Until the mid-1980s, teachers were allowed to receive both TRS benefits and full Social Security benefits earned from other employment. TRS members whose primary employment was as an educator not covered by Social Security had their Social Security benefits calculated as if they were long-term, low-wage workers.
Congress, however, saw these Social Security collections as a “windfall,” and passed the Windfall Elimination Provision in 1986. The WEP automatically lowers Social Security benefits for most retired TRS members unless the member accumulated 30 years of “substantial earnings” in other employment — essentially holding a second full-time job while being a full-time teacher.
In addition, Congress passed the Government Pension Offset to remove a similar perceived advantage from TRS members collecting Social Security benefits as a “dependent” of their spouse. The GPO automatically reduces the benefits a TRS member could normally expect to receive from a spouse’s participation in Social Security. Spousal benefits were originally designed to protect stay-at-home parents.
Placing Illinois Teachers in Social Security
Updated: January 1, 2018
Issue: Requiring newly-hired Illinois teachers to become part of Social Security would help ease the burden on TRS, lower the state’s contribution to public pension systems, help ease the long–term financial problems facing Social Security, and create more income stability for retired teachers.
Discussion: Making newly-hired teachers pay into Social Security and allowing them to be eligible for benefits would affect all current and retired teachers.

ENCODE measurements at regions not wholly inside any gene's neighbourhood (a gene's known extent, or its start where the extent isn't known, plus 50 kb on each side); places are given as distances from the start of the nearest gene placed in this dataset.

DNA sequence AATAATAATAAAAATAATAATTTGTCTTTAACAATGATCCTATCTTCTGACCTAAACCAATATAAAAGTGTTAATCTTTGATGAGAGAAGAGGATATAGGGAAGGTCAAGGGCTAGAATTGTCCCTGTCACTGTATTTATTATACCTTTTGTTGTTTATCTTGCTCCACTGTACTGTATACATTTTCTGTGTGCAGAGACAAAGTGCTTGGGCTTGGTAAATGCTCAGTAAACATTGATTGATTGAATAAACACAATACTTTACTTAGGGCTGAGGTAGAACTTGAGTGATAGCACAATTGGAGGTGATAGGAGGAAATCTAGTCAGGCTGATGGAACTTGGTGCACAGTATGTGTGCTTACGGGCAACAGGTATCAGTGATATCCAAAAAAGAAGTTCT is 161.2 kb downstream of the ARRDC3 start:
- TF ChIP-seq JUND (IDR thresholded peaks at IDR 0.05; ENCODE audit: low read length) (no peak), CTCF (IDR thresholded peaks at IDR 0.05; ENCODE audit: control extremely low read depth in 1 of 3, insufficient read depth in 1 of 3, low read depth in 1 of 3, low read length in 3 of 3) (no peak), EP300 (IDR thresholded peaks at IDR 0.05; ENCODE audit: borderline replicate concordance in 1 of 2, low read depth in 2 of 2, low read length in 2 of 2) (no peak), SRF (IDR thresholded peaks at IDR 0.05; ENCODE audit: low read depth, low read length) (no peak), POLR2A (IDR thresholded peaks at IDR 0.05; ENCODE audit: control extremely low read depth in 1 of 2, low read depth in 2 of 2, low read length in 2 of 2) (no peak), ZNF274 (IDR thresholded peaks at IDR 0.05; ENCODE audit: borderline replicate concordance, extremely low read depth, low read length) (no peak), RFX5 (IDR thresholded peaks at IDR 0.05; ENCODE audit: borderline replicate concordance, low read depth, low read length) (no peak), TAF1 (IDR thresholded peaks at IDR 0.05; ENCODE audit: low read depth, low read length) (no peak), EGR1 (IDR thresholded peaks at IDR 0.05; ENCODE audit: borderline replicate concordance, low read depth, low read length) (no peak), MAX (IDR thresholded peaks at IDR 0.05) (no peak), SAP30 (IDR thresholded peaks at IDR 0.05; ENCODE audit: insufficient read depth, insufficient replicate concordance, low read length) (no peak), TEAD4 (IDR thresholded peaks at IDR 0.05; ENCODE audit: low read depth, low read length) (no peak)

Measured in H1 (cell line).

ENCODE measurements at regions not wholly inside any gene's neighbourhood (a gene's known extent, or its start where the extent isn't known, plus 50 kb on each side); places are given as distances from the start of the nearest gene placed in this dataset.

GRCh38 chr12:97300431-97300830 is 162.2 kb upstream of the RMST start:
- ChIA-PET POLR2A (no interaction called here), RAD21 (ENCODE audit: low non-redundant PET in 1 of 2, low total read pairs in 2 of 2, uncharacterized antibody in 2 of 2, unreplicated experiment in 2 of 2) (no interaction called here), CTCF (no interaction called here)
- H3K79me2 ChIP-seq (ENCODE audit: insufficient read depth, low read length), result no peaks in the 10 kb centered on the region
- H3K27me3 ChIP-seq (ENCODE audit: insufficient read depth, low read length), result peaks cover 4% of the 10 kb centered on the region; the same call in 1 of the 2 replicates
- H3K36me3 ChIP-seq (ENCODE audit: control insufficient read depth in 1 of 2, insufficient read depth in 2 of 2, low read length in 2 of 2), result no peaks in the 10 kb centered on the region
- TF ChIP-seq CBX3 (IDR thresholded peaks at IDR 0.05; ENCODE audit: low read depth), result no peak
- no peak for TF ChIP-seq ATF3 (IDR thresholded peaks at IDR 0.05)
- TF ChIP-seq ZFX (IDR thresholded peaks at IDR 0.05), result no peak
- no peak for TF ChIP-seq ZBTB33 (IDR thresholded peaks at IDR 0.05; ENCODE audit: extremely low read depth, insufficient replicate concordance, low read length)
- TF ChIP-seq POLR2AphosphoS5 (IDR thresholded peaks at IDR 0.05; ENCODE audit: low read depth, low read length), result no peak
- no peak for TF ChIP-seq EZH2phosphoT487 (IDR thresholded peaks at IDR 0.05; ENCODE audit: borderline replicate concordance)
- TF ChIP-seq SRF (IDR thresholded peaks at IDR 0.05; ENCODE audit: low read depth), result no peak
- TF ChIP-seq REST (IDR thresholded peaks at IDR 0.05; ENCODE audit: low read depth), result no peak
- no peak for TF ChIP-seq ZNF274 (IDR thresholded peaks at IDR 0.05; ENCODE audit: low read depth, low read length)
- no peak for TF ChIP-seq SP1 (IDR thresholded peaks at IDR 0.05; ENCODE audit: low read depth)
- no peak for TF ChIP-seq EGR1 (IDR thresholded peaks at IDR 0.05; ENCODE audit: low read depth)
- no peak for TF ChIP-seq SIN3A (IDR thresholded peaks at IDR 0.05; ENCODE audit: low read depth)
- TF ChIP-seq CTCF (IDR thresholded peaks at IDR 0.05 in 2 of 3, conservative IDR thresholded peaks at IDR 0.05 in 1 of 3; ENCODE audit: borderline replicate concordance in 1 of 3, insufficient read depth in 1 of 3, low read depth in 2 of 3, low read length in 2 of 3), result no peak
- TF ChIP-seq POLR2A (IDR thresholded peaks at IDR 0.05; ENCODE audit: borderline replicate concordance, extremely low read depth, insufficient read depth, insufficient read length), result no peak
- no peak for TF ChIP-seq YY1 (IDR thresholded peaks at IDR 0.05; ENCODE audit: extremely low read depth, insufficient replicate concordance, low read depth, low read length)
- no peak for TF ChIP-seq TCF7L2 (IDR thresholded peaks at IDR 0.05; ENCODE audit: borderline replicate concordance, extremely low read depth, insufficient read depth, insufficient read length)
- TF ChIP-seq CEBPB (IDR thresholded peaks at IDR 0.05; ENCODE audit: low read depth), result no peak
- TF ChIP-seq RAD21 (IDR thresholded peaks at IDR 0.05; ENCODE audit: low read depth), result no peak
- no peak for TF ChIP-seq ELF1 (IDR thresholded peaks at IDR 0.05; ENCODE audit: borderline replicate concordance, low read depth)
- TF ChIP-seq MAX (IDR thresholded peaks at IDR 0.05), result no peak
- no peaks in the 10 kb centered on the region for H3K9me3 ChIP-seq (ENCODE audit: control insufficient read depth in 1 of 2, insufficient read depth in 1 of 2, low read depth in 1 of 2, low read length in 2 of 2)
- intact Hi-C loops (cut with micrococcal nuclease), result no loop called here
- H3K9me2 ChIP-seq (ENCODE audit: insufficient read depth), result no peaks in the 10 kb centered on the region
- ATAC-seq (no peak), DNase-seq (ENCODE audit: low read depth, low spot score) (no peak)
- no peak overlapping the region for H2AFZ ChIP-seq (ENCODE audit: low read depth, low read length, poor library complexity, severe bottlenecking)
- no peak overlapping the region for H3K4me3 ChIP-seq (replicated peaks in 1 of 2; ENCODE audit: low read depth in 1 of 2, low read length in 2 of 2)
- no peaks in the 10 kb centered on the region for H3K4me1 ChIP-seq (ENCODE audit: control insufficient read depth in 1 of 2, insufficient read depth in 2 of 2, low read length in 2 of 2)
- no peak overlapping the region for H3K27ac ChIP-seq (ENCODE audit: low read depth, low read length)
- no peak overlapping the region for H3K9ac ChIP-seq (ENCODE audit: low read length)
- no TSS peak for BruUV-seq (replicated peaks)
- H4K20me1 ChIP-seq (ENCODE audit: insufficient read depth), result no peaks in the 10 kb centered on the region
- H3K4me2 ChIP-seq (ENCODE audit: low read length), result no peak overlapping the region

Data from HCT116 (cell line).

Illinois teachers have never been part of the Social Security system. Most teachers rely almost solely on a TRS pension during retirement. Active teachers contribute 9 percent of their paycheck to help fund TRS and school districts contribute 0.58 percent of every teacher’s salary to the System. Last year, all told, teachers contributed $929.1 million to TRS and school districts contributed $149.5 million.
For new teachers to become part of Social Security this scenario would mean a mandatory 12.4 percent payroll deduction split evenly between the member and the employer, which in the case of Illinois teachers is school districts and state government. Teachers would still be required to contribute 9 percent of salary to TRS.
For school districts, the cost of teacher pensions would immediately rise by a considerable amount. Instead of contributing 0.58 percent per new teacher, every district would have to contribute 6.2 percent per teacher. It is estimated that this increased cost would equal $629 million for Illinois school districts in the first year. Districts would still have to contribute 0.58 percent for each participant in the current system.
A 1999 study by the General Accounting Office found that adding teachers and other public employers from around the country who are not currently in Social Security would create, at best, a temporary surge in revenue for Social Security. Over the long term, adding teachers to Social Security would only increase the System’s total obligations and deepen the program’s long-term funding problem.